BP is preparing to plead guilty to manslaughter and other crimes arising from the 2010 Gulf of Mexico rig explosion and oil spill but isn’t expected to do that during an initial appearance Tuesday in New Orleans federal court.
Court appearances also are scheduled this week for three men who were working for the oil giant, and they already are mounting efforts to fight felony charges.
Once BP enters its planned guilty plea, a judge probably will order a pre-sentence report, in which court officials would recommend the appropriate punishment.
Assuming that determination meshes with BP’s agreement with the Justice Department announced Nov. 15, which includes a multibillion dollar fine, a federal judge would consider final approval of the plea deal.
Tuesday’s hearing is simply a first appearance for BP. At a status conference set for Thursday, the parties will discuss when BP will enter its plea, Justice Department spokeswoman Rebekah Carmichael said.
BP declined to comment on its plans for the dual court appearances.
Meanwhile, U.S. District Judge Ivan Lemelle could set trial dates at a hearing Wednesday for well-site leaders Donald Vidrine and Robert Kaluza and former executive David Rainey. Lemelle also may set bond conditions and other restrictions on the defendants, but the workers don’t face arrest ahead of time.
Lemelle wrote in a recent filing that his spouse owns Halliburton stock and he has asked the parties to let him know by Dec. 7 whether he should recuse himself from the case. Halliburton was the cement contractor on BP’s Macondo well, which blew out and triggered the spill.
The Justice Department continues to investigate, and other people and companies could be charged.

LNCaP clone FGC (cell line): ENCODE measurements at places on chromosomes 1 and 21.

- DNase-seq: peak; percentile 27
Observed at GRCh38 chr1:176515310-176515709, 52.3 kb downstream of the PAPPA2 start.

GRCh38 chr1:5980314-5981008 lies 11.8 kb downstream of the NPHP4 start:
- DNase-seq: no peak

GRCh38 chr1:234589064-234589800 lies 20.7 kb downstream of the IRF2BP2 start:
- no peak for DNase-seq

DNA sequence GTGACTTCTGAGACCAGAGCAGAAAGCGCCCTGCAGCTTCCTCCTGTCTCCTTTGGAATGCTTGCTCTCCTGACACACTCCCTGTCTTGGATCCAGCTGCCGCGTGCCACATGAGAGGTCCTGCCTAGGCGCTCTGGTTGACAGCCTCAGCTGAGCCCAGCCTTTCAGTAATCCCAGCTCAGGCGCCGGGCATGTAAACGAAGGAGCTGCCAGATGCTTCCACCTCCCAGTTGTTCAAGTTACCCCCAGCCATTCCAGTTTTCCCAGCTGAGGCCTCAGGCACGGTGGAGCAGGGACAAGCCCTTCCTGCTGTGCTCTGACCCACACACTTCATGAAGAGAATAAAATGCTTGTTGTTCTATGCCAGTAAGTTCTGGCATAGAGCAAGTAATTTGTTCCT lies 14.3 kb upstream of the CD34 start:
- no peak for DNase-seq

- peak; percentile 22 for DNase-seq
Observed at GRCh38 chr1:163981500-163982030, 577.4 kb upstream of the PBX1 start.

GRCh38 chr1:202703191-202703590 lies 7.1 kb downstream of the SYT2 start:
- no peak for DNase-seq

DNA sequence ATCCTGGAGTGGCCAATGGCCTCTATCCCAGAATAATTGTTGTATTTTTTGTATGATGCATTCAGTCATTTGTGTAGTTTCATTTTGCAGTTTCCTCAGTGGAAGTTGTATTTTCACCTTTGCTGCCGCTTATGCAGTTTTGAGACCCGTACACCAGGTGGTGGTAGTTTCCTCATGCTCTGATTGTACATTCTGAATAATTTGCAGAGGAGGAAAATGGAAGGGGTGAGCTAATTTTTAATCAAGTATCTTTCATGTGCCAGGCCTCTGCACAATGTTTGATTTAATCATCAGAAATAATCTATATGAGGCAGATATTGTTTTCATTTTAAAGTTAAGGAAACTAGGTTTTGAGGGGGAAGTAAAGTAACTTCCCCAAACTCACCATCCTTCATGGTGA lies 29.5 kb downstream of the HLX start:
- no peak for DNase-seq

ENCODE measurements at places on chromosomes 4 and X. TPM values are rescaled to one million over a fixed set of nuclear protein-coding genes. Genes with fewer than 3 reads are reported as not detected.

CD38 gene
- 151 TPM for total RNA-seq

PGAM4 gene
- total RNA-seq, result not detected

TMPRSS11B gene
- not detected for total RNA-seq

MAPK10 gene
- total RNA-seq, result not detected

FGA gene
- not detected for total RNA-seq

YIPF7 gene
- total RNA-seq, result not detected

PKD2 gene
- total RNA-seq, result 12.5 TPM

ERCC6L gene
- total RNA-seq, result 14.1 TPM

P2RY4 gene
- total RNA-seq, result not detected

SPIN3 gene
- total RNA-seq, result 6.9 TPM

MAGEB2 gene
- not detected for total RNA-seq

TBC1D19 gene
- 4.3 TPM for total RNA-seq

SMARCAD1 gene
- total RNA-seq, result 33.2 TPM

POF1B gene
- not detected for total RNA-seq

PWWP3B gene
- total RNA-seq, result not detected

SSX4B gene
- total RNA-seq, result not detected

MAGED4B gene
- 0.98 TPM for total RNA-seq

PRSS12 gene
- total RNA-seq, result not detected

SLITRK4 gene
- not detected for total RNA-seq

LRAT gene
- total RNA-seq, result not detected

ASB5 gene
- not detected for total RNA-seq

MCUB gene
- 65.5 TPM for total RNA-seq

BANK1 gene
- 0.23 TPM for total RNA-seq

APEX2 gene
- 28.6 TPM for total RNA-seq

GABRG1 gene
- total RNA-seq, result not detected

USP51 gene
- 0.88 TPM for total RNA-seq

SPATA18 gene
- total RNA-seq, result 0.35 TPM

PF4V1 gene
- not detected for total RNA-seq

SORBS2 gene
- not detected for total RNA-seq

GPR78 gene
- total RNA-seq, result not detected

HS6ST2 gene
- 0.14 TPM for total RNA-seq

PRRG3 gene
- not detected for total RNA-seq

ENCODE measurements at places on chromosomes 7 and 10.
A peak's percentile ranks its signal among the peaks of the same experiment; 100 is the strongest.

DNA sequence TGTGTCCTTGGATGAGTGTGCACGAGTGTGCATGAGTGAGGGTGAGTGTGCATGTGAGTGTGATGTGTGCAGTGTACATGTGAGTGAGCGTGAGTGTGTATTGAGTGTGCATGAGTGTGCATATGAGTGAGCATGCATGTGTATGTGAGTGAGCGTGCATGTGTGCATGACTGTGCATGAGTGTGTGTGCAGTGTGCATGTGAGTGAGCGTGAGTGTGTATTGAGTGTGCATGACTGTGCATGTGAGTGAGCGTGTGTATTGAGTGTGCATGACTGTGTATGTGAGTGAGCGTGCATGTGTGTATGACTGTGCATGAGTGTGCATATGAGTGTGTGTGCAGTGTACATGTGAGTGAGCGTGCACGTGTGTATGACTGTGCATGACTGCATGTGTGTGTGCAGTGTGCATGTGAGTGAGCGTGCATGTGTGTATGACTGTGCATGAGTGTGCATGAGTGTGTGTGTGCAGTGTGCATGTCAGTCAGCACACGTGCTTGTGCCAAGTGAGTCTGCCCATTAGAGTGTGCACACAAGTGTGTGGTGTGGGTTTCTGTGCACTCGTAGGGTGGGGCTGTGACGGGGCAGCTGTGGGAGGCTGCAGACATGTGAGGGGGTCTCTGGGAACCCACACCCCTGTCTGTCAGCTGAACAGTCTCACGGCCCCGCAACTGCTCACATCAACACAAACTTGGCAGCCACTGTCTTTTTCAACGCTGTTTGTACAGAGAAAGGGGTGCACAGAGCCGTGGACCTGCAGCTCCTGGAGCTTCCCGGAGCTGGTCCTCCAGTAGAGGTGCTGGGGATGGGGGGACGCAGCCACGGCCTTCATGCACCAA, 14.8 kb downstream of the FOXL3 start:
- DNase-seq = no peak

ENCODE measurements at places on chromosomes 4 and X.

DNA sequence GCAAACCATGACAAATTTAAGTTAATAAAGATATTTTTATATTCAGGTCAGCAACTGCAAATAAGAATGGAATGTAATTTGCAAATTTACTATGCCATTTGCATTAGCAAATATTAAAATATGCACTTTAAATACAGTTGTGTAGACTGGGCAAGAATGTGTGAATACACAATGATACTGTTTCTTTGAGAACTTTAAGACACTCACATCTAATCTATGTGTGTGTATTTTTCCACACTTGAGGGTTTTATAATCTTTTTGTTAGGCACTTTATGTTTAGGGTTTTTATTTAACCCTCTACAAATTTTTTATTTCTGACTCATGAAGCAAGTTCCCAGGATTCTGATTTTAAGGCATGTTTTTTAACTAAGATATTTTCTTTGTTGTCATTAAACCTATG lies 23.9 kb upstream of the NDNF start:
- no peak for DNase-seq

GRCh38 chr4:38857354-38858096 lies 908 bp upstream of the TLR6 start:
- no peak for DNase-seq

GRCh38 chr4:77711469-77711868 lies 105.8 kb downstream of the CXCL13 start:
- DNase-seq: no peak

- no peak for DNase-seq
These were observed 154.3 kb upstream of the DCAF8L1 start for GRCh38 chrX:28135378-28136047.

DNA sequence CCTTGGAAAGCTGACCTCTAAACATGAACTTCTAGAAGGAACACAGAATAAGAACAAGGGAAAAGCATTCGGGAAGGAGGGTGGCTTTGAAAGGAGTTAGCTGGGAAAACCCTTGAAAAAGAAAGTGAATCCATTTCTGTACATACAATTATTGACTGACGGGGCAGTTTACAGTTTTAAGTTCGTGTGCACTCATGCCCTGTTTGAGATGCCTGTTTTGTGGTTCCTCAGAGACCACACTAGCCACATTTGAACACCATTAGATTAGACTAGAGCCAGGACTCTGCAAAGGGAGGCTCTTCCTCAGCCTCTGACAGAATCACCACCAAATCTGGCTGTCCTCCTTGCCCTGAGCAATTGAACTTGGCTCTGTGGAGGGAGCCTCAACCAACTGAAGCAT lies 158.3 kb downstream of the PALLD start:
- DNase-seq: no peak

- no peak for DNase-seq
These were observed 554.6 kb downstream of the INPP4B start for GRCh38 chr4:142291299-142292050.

Federal rules require a trial be set within 70 days from the date a defendant is indicted or first appears in court, whichever is later.
And while a short-term date may be set at the hearing, defense lawyers are likely to argue the case is complex, which would mean any trial could be months or even years away.
“This is as complex a case as I’ve ever had,” said Kaluza’s attorney, Shaun Clarke. “There’s no way we could be ready to try this case in 70 days.”
Clarke said his client has no intention of negotiating a plea deal with federal prosecutors.
Vidrine’s attorney, Robert Habans, said his client also expects to go to trial.
“My client is innocent, and we will vigorously defend him,” Habans said.
Rainey’s attorney, Reid Weingarten, didn’t respond to a request for comment on any plans regarding resolving the case, but he and partner Brian Heberlig said in a statement that Rainey is a man of high integrity who did nothing wrong, and they intend to fight the charges.
“We are even more disappointed that BP has succumbed to the pressure and agreed to this extortionate settlement,” they said of the company’s plea deal.
Kaluza and Vidrine are charged with manslaughter, accused of failing to alert on-shore managers when they observed clear signs that the Macondo well was unstable and that oil and gas were flowing into it. The well a mile beneath the sea blew out, causing an explosion on the Deepwater Horizon drilling rig that killed 11 workers. The resulting oil spill was the worst in U.S. history.
Kaluza, who according to his attorney is “devastated” by the charges, has been spending time with his family in Nevada. Vidrine lives in Louisiana and has been on medical leave. Both are still BP employees.
Rainey, a former BP vice president in charge of exploration in the Gulf of Mexico, is charged with obstruction of Congress and making false statements to law enforcement officials for allegedly understating the amount of oil that was flowing from the well. He lives in Houston.
A fourth employee, former BP engineer Kurt Mix, was charged previously with obstruction for allegedly deleting text messages about the oil flow rate after the well blew out. Mix, who lives in Katy, is scheduled for trial Feb. 25 before U.S. District Judge Stanwood Duval.
BP has agreed to plead guilty to charges that include manslaughter and obstruction and pay a $4 billion criminal penalty. It also has agreed to pay $525 million to settle securities charges alleging it misstated the range of possible rates at which oil was flowing into the Gulf, information that could inform investors’ decisions about buying or selling BP stock.